It’s winters like this that make me want to pack up and move to California.. If you live in the Northeast like me, you know how much snow we’ve gotten so far, and (gulp) there’s even more on the horizon.
While we can’t stop Mother Nature from dumping even more snow on you, we can make sure that you’re safe if you have to drive in it. So make sure you follow our winter driving checklist. Because trust me, the winter is one time when you definitely don’t want to be unprepared!
If you live in a climate where you get lots of snowfall, you should definitely invest in a set of snow tires. While most people drive on all-season tires, there’s really no comparison to a winter tire that’s specifically designed to cut through the snow. And if you live in a more temperate climate where snow tires don’t make sense, just make sure that your existing tires have good tread depth left.
There’s nothing more dangerous than the potential loss of visibility due to snow and ice accumulating on your windshield, and not being able to clear it because your windshield wipers are worn out. You should replace your wiper blades (or inserts) at the first sign of wear, or just do it every spring and fall like clockwork. This is something I learned the hard way, and it made for a VERY stressful drive home.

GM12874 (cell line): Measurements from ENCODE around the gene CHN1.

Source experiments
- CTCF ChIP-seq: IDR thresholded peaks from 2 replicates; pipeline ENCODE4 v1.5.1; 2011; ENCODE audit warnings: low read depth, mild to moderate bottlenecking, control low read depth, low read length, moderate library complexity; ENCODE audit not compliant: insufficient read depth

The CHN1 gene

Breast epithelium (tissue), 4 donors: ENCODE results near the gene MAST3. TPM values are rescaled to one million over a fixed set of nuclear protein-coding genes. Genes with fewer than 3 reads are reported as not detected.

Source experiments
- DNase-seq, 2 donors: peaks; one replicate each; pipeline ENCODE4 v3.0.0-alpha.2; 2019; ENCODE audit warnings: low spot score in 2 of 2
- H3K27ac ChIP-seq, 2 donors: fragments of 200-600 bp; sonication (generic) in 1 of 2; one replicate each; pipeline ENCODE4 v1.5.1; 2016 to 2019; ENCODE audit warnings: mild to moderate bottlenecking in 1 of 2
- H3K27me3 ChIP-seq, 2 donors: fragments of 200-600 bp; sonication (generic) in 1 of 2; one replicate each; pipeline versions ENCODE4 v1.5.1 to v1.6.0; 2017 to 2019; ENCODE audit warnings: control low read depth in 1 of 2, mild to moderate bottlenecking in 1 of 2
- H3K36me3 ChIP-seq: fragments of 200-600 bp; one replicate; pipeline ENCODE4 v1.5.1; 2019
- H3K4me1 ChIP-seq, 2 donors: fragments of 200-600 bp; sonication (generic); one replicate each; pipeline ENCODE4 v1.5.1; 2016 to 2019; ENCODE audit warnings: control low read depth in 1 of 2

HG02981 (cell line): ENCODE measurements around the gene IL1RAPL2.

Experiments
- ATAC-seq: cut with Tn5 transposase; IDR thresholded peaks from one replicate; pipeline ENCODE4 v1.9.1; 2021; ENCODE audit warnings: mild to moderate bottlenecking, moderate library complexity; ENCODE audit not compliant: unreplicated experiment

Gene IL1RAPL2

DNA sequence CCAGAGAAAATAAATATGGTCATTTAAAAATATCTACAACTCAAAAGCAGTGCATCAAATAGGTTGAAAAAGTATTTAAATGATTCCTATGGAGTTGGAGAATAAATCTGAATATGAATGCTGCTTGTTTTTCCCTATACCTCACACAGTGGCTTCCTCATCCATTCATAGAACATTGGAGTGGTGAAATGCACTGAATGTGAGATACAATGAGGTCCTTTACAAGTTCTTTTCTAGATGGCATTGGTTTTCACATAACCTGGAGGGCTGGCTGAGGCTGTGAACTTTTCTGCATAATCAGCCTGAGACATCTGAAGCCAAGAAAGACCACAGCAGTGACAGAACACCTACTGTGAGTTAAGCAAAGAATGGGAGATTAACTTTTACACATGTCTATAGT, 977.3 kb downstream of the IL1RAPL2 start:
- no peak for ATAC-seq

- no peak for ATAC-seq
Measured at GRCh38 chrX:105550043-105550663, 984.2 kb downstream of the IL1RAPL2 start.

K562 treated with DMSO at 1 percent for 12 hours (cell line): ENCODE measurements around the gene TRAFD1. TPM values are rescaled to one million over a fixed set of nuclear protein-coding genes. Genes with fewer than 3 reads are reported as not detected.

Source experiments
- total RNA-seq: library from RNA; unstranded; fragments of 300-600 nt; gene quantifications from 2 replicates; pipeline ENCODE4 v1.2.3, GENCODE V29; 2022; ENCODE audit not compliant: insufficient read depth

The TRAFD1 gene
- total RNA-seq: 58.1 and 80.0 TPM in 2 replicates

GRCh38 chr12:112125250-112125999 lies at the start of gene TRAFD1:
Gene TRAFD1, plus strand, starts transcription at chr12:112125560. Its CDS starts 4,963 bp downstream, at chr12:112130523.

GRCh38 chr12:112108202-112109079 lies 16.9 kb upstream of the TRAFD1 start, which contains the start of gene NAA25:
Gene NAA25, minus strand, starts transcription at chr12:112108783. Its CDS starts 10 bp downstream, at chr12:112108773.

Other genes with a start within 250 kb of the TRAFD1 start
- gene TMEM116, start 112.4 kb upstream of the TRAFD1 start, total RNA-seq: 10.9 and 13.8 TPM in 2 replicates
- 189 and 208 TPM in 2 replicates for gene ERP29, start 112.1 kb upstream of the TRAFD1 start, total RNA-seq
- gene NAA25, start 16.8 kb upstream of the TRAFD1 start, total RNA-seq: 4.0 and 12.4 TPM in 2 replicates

Have you ever checked your windshield washer fluid level? Probably not, as dealerships tend to top it off for you when you take your car in for service. But in the winter months, we use more fluid than normal to wipe away all the salt and grime that gets kicked up after a snowstorm. If you’re not on top of this, when you go to clean your windshield, nothing will come out of the nozzles. Make sure you keep your reservoir full, and you even want to keep a bottle of windshield washer fluid with you in case you run out.
During the winter months, make sure you keep your gas tank at least half full. As moisture can accumulate in your vehicle’s gas tank, maintaining a half to full tank of gasoline can prevent your fuel line from freezing up. Not to mention, if you get stuck in a long traffic jam because of weather, the last thing you want to do is run out of gas (and heat)!
A good snowbrush and ice scraper is a must-have for clearing snow and ice from your vehicle. Be sure you clear all of your windows of ice and snow before driving, and remember to clear away ice and snow from your headlights, turn signals, brake lights (including the high center-mounted brake light), and your license plates. If you’re ill prepared, you might have to chip away at the ice with a credit card, which isn’t fun at all.
And a final word of advice. Keep some distance between you and any tractor trailers on the road. Not only will they cover your car in salt and grime that they kick up from the road, but since they can’t clean the top of their trailers, it’s not uncommon for large chunks of snow and ice to fly off without warning. I had a chunk of ice fly off a truck and hit my car last week, and it was a miracle that it didn’t crack my windshield.. Or worse.
Stay safe out there!